Essays on uncertainty
Karaman, Seçil Yıldırım
Gürkaynak, Refet S.
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Please cite this item using this persistent URLhttp://hdl.handle.net/11693/30084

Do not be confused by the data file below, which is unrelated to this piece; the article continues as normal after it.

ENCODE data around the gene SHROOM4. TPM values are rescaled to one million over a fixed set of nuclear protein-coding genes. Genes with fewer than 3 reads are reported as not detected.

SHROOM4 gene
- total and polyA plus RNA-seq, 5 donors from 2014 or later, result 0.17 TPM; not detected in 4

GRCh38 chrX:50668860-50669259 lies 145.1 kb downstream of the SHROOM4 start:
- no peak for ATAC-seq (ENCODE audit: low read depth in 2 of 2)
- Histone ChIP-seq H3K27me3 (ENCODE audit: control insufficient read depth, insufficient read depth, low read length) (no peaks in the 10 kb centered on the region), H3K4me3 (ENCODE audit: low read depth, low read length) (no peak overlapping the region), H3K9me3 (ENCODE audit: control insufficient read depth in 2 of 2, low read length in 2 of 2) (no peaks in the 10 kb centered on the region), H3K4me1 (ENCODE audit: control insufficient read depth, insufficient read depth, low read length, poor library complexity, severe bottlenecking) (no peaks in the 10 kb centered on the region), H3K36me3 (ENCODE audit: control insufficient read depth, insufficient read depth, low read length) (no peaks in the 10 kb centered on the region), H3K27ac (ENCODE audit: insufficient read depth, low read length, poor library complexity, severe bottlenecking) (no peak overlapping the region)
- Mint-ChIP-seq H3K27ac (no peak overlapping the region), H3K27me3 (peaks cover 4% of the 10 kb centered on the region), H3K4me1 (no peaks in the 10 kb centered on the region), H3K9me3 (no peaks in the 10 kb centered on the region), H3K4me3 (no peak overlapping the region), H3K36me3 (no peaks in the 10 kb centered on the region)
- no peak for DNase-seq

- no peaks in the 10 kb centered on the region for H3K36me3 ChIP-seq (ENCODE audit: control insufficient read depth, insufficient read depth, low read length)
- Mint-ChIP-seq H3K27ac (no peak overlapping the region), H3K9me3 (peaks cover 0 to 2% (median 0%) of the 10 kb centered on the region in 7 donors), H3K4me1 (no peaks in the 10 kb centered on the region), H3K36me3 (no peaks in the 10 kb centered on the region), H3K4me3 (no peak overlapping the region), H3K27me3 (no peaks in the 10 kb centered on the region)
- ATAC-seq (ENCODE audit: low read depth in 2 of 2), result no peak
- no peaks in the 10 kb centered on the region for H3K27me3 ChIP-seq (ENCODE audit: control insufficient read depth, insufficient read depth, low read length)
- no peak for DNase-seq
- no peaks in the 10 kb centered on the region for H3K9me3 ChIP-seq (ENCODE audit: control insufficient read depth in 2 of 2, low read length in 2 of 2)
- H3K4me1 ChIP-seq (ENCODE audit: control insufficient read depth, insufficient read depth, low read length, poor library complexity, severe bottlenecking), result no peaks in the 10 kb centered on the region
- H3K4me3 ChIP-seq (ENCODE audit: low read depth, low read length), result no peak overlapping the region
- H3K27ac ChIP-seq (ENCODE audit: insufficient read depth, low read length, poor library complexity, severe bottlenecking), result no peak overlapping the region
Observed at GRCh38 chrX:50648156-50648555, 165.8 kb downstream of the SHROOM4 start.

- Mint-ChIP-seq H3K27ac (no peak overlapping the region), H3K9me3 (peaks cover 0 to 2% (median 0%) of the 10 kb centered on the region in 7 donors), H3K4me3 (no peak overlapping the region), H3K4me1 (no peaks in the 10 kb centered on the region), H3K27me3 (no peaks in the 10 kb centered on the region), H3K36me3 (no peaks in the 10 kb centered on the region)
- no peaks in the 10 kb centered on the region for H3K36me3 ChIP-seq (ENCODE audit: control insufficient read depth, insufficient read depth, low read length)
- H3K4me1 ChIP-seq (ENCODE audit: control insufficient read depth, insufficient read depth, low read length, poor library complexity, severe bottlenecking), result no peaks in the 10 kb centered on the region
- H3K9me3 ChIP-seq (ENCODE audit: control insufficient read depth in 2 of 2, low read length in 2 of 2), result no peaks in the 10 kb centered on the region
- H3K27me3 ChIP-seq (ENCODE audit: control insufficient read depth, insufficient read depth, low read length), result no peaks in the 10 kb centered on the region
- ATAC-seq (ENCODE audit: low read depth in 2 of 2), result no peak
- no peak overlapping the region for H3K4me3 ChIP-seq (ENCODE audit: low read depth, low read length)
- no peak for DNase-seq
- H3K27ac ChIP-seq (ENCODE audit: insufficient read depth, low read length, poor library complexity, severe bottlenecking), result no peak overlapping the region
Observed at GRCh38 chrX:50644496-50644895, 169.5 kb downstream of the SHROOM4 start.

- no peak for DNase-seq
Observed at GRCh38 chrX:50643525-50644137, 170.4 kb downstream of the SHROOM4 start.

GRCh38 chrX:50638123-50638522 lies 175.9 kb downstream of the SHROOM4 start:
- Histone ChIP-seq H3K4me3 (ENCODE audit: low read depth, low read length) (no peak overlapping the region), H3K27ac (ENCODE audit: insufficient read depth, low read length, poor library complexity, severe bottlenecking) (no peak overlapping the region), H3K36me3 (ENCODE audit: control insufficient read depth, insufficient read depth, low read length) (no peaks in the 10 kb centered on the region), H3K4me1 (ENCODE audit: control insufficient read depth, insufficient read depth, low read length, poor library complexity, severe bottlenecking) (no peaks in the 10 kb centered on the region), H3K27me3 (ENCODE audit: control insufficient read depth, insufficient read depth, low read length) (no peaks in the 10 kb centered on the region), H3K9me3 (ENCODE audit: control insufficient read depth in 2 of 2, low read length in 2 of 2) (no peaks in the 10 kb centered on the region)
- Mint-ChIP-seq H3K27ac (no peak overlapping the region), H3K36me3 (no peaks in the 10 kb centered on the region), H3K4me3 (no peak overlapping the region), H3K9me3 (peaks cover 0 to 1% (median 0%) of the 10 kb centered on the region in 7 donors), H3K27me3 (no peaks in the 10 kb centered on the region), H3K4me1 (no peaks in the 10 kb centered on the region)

This dissertation consists of three essays on the real impacts of uncertainty shocks. The first essay develops a theoretical model to investigate the impact of financial market uncertainty on real economic downturns. The second and third essays empirically investigate the differences in the adverse impact of uncertainty shocks on real output for countries with different financial development levels and central bank characteristics. The first essay investigates whether financial market volatility induces real downturns in a dynamic stochastic general equilibrium framework with heterogenous agents. In the model, an increase in the volatility of future stock price expectations of nonsophisticated agents causes an increase in the volatility of stock prices. In response to the increase in stock price volatility, the model generates reduction in consumption, investment, employment and output. The model contributes to the literature by modeling financial market volatility in a general equilibrium framework, highlighting the mechanisms through which the impact works, and providing estimates of its magnitude. The second essay investigates whether financial development moderates the negative impact of uncertainty shocks on real economic activity. To test this conjecture, I compare the impact of macro level uncertainty as measured by stock market volatility on real GDP growth for countries with different financial development levels. To address potential endogeneity concerns, the estimation is made using Two Stage Least Squares technique where plausibly exogenous disaster shocks are used as instruments for stock market volatility. The estimation results based on a panel data set of 54 countries between 1971 and 2009 are consistent with the conjecture that uncertainty shocks hurt countries with developed financial markets less. The third essay investigates the role of institutional characteristics of the central banks in moderating the negative consequences of uncertainty shocks using the same identification strategy as the second essay. The results provide strong evidence that central bank independence reduces the adverse effects of uncertainty shocks. As for the impact of central bank transparency, while in some specifications the results support its mitigating impact on the adverse effect of uncertanity, in others it doesn’t have a significant moderating impact. In the light of the restrictions on the transparency data set which spans 44 countries between 1998 and 2009, more comprehensive studies may be needed to reach a stronger verdict for its impact.